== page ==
Superfund Research Program
Research Shows Arsenic Attaches to Sediments, Protects Human Health
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Background: Elevated arsenic concentrations are common in wells across South and Southeast Asia, and their role as a primary source of drinking water has led to large-scale arsenic poisoning across the region. To lower exposure, the use of deep-water wells, which have much lower arsenic concentrations, has increased considerably.
However, recent surveys of deep (>150m) hand-pumped wells have shown that ~15% of those in Bangladesh and ~25% of those in the most contaminated areas of West Bengal contain arsenic (As) in concentrations >10 µg/L, the World Health Organization's (WHO) guideline and EPA's maximum contaminant level allowed in public water supplies. The proportion of large scale public water supply systems in West Bengal drawing from these deeper aquifers that do not meet the WHO guideline is even higher.
Closer to home, arsenic poses a challenge across the United States as well. Arsenic is the second most common contaminant at Superfund sites, and is also present at other contaminated sites, such as old, unlined landfills. Plumes of groundwater contamination, including arsenic, move through the subsurface over time, and can pose a threat to nearby water sources. In addition, nearly 43 million Americans use private wells for their primary source of drinking water, and up to a quarter of these may be contaminated with naturally occurring contaminants, including arsenic which is found at concentrations above the MCL in 7% of wells.
Over the past decade, the Columbia University Superfund Research Program has been conducting extensive research into the health effects and remediation of elevated arsenic levels in groundwater (see Research Briefs 113, 120, 187, and 193). Karrie Radloff, a recent PhD graduate, and her advisors have been studying arsenic mobilization in the aquifers of Bangladesh. Their latest research addresses a concern that the use of deep-water wells could cause arsenic-laden water from shallower aquifers to contaminate aquifers tapped by deeper wells.
Advances: Radloff and her team of researchers determined As adsorption rates in the Bengal Basin using both in situ and batch experiments. To derive the in situ measurements,they conducted push-pull experiments, injecting aquifer water spiked with 200 µg/L As (III) or As (V) and a bromide tracer into a deep aquifer, then measuring the change in concentration over 9 days. They found that the arsenic concentration had fallen by 70% after 24 hours, and continued to decline over the monitoring period.
The research team attributes this decline to adsorption on sediments in the deep aquifer.
Batch experiments were conducted to support the field experiments by further characterizing adsorption of As (III) and As (V) using sands and groundwater from the aquifer. The researchers found that the sorption capacity of the sands was very high-40,000 µg/kg, even if the degree of adsorption decreased at the higher levels according to a Langmuir isotherm.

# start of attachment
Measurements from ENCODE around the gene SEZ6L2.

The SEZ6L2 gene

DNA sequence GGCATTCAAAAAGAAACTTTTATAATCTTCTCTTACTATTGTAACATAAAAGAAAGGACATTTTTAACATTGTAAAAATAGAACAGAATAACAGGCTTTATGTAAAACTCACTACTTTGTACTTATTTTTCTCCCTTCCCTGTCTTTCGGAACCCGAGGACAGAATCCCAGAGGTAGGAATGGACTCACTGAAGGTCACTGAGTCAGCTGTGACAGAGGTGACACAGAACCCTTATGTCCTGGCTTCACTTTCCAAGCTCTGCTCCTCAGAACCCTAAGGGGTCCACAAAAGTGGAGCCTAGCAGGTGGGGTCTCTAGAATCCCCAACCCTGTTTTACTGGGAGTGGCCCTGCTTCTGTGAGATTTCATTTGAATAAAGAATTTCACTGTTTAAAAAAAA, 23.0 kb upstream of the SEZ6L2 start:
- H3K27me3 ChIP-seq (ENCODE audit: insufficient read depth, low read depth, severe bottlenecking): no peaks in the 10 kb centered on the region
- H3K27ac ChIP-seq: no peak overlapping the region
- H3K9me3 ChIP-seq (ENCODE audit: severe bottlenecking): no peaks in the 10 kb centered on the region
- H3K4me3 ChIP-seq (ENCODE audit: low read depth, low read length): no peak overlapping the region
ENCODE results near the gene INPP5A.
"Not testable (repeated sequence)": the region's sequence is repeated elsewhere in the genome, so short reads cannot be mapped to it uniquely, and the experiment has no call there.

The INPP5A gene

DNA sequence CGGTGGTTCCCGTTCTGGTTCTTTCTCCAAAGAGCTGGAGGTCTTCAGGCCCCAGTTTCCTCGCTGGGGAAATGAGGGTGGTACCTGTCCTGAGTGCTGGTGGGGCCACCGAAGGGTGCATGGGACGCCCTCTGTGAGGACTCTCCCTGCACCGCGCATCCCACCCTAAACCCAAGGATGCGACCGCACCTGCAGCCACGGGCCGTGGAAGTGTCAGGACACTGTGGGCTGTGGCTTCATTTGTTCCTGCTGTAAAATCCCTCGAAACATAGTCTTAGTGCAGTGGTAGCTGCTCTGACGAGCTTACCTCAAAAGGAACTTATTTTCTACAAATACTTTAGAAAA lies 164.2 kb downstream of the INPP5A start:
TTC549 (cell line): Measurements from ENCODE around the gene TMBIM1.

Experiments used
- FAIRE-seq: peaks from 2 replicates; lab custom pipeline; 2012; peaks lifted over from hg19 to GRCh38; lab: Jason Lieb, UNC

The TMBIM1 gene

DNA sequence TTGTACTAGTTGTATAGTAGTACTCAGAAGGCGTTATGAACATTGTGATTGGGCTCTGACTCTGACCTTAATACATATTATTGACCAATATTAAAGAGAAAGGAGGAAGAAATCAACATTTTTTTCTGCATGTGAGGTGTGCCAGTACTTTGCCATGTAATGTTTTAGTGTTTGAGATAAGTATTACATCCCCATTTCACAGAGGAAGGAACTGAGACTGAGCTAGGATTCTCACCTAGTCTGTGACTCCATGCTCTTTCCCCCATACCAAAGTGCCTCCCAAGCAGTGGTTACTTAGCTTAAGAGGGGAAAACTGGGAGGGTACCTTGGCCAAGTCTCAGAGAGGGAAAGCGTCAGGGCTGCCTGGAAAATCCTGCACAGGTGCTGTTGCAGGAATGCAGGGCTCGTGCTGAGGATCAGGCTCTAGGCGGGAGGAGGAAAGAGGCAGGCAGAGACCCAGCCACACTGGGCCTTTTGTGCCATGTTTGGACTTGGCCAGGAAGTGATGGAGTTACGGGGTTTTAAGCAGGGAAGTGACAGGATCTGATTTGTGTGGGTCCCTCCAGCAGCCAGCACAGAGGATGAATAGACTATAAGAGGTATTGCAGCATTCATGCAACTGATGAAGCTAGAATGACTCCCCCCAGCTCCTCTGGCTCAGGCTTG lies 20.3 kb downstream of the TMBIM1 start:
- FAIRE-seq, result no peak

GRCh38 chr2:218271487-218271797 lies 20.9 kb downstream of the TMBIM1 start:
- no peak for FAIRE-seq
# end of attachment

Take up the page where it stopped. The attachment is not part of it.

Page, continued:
The field results were applied to a hydrological model of the Bengal Basin, the aquifer that serves most of Bangladesh and the neighboring Indian state of West Bengal, to identify regions that are most at risk of arsenic contamination in the future. The model of co-author Holly Michael from the University of Delaware shows that the risk of contamination of the deep aquifer is limited, in considerable part because of As adsorption, when water demand from the deep aquifer is restricted to household use, but increases significantly once irrigation water is also pumped from the deep aquifer.
According to Radloff, the effect of As transport into uncontaminated sands is more apparent in Bangladesh, where the concentrations are higher, but similar processes play a role in the United States. The estimates of As retardation due to adsorption derived in this paper can therefore be applied elsewhere to aquifers with similar geochemical characteristics. In areas of the United States where groundwater pumping for farming has drastically altered water flow conditions, there are reasons to expect that arsenic concentrations might change more rapidly than they have in the past.
Significance: The results from this study are significant on several fronts. First, this work illustrates the need for combining batch adsorption studies above ground with in situ field experiments to increase our understanding of the processes that regulate contaminant transport. Second, the new estimates of how much As is retained on sands by adsorption needs to be taken into account to predict the effectiveness of pump-and-treat operations at numerous US Superfund sites where arsenic is a common contaminant. Third, this study illustrates the vulnerability of groundwater aquifers to increased water demands and the need for comprehensive management to limit the degradation of groundwater quality.
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To learn more about this research, please refer to the following sources:
- Radloff KA, Zheng Y, Michael H, Stute M, Bostick BC, Mihajlov I, Huq MR, Choudhury A, Rahman MW, Schlosser P, Ahmed KM, van Geen AF. 2011. Arsenic migration to deep groundwater in Bangladesh influenced by adsorption and water demand. Nat Geosci 4:793-798. doi:10.1038/ngeo1283 PMID:22308168 PMCID:PMC3269239
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